Despite appearances this is a Daily Telegraph report, not an April Fool joke.
Hundreds of homes in Cumbria will be heated using cheese from next month, as a new government-backed green energy plant starts producing gas from cheddar production waste.
The anaerobic digestion plant at the Lake District Creamery in Aspatria will receive millions of pounds in subsidies for turning whey and other residues from the cheese production process into “biogas”.
Some of the gas will be used to generate electricity on-site, while the remainder will be processed and fed into the local gas grid where it will be used by homes and business for their heating and cooking.
Clearfleau, the company that built the new plant, said the total amount of gas being fed into the gas grid each year would be equivalent to the annual gas needs of 4,000 homes. About 60 per cent of that gas is expected to be taken back out of the grid for the creamery’s own use in steam-making, leaving the equivalent of 1,600 homes’ annual gas usage circulating to homes and businesses in rural Cumbria.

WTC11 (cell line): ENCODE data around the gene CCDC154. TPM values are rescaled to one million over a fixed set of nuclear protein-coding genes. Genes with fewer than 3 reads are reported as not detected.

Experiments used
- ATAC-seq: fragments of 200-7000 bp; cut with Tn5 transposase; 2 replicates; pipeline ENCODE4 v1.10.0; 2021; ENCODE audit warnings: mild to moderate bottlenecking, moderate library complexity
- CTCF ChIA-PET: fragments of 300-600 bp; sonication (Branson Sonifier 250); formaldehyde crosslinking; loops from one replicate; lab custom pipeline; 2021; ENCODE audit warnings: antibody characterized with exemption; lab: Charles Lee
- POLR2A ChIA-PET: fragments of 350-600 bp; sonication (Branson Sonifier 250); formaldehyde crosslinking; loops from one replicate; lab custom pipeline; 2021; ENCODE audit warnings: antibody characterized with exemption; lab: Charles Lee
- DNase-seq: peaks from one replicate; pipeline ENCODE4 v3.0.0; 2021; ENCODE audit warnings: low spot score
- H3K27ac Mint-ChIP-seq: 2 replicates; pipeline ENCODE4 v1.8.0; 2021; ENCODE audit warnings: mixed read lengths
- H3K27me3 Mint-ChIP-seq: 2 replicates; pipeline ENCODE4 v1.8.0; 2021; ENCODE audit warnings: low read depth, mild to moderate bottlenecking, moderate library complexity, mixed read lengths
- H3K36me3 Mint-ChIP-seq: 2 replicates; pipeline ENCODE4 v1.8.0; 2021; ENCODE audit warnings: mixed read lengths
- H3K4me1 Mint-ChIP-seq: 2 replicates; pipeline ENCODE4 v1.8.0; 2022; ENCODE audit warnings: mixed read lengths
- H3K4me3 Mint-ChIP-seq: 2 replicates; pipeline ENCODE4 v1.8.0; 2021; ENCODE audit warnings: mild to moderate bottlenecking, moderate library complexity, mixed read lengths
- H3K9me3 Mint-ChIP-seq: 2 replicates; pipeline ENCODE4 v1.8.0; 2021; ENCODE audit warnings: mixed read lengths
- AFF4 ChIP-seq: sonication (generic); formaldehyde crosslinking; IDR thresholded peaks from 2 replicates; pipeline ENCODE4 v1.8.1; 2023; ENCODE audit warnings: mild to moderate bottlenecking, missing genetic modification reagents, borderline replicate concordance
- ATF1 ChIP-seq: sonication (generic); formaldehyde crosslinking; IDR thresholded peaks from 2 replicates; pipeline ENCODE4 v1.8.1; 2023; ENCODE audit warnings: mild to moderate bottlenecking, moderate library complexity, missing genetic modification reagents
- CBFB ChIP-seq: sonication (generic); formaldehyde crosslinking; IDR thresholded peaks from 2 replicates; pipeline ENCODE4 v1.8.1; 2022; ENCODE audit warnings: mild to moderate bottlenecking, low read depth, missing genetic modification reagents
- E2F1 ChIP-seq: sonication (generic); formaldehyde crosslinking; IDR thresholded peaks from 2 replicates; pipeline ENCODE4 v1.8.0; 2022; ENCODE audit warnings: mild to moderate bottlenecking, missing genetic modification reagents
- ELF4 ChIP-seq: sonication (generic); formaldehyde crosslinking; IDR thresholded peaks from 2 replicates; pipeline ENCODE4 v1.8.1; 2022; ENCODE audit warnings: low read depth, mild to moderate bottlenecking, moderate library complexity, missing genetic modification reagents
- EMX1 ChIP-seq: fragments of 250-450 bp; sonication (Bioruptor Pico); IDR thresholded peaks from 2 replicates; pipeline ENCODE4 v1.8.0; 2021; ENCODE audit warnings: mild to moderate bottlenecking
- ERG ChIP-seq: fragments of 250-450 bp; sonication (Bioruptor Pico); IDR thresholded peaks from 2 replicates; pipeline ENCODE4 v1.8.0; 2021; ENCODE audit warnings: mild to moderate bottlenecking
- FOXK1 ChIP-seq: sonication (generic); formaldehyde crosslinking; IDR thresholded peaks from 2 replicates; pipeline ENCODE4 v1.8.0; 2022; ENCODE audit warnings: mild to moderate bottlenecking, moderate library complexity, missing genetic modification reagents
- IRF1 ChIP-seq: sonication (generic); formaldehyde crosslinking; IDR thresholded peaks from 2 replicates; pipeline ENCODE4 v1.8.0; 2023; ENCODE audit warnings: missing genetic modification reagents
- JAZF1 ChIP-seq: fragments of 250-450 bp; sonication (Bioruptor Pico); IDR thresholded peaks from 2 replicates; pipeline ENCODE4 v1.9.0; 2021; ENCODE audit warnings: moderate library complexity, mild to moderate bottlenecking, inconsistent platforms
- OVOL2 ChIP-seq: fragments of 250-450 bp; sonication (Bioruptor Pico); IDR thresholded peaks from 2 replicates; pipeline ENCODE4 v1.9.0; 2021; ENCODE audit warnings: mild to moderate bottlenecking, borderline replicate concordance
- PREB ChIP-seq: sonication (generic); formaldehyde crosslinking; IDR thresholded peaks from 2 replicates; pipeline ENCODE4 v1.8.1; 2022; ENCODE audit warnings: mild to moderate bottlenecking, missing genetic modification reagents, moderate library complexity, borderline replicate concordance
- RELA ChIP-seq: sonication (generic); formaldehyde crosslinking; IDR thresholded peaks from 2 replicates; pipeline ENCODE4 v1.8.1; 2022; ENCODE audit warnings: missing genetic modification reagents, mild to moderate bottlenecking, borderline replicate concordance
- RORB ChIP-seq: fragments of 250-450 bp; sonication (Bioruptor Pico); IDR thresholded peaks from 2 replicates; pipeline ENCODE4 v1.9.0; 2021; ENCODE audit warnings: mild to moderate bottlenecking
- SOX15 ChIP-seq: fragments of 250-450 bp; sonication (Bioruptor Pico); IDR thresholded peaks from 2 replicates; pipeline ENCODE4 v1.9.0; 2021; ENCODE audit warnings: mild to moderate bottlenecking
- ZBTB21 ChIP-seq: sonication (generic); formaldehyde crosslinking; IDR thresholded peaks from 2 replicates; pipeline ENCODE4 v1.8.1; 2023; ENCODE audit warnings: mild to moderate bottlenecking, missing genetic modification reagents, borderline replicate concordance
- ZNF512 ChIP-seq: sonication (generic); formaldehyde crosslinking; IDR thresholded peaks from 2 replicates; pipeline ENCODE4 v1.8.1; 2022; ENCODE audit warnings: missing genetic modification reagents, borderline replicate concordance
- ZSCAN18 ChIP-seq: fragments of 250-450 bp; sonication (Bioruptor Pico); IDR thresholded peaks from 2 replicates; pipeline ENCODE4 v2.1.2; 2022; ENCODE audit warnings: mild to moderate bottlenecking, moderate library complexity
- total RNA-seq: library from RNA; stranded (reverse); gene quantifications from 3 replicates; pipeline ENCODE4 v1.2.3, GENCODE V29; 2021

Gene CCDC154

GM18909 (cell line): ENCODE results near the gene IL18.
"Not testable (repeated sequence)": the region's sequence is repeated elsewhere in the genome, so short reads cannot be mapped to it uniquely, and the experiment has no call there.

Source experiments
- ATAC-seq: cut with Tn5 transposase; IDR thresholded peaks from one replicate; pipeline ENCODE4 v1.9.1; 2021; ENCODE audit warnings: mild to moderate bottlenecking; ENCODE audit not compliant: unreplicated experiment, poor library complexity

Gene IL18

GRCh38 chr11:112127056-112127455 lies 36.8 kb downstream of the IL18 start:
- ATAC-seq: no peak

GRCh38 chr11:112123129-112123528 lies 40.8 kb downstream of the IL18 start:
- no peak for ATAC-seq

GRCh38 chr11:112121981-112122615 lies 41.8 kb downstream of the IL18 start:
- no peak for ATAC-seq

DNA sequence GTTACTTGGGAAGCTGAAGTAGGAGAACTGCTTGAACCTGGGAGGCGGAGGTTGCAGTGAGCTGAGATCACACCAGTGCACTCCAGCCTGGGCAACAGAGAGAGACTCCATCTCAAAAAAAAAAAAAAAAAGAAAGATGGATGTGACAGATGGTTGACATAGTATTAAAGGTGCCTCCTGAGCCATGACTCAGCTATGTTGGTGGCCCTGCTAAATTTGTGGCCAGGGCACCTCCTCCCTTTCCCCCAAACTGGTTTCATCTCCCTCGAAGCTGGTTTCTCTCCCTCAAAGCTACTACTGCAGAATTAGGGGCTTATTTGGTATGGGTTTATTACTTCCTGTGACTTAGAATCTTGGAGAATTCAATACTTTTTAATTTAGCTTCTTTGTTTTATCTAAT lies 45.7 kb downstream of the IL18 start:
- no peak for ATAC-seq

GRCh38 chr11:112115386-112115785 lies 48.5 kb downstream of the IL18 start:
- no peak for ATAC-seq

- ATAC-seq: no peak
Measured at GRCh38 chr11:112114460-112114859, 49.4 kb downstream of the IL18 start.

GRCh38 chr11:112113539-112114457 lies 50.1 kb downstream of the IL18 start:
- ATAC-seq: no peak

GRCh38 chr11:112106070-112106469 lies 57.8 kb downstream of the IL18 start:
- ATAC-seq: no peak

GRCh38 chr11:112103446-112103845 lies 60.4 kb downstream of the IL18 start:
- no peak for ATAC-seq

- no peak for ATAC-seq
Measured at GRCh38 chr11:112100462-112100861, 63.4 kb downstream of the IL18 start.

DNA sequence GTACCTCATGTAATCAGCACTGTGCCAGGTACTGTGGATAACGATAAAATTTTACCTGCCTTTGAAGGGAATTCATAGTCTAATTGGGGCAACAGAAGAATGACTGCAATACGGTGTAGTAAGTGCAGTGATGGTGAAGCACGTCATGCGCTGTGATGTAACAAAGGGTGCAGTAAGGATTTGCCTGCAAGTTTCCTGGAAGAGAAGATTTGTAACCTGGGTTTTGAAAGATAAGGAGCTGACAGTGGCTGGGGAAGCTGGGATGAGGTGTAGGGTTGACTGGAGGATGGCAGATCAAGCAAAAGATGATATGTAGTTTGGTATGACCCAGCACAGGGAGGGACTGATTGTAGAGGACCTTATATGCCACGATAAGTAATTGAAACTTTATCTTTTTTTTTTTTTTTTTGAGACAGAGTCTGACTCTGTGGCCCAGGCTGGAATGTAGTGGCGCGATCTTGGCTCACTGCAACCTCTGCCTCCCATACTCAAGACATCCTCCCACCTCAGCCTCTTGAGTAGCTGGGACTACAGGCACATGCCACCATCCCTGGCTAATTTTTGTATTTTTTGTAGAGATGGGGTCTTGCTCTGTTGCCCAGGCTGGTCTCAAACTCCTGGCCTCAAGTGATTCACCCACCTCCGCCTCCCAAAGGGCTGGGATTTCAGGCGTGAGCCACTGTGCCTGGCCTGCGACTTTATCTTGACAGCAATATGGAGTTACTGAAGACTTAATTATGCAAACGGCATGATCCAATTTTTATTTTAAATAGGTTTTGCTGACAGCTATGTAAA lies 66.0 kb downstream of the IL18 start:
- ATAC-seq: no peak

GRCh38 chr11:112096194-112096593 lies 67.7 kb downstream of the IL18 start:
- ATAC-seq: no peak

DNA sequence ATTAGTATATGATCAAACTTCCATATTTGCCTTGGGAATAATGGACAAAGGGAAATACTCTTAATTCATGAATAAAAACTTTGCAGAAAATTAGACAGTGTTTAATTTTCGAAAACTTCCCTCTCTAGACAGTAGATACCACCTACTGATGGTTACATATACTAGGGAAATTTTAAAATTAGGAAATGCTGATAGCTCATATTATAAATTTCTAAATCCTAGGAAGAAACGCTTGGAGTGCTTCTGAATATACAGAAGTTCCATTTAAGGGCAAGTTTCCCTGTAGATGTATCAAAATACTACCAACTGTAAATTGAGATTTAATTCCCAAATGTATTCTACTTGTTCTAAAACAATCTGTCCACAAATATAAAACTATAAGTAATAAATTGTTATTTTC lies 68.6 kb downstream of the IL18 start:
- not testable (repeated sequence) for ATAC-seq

The project is going ahead thanks to a lucrative Government subsidy scheme which rewards homes and businesses for producing energy from renewable sources, in order to meet EU renewable energy targets and UK climate change goals.
Lake District Biogas, the developer which is funding the up-front cost of the project, is expected to receive about £2 million a year in subsidies, paid for by consumers through levies on their energy bills, for the next 20 years.
Further subsidies will be paid for the electricity produced on site, while the project will also serve to cut the costs of energy and waste disposal at the creamery, which produces thousands of tonnes of cheddar every year.
Daily Telegraph report: Gas made from cheese to heat hundreds of homes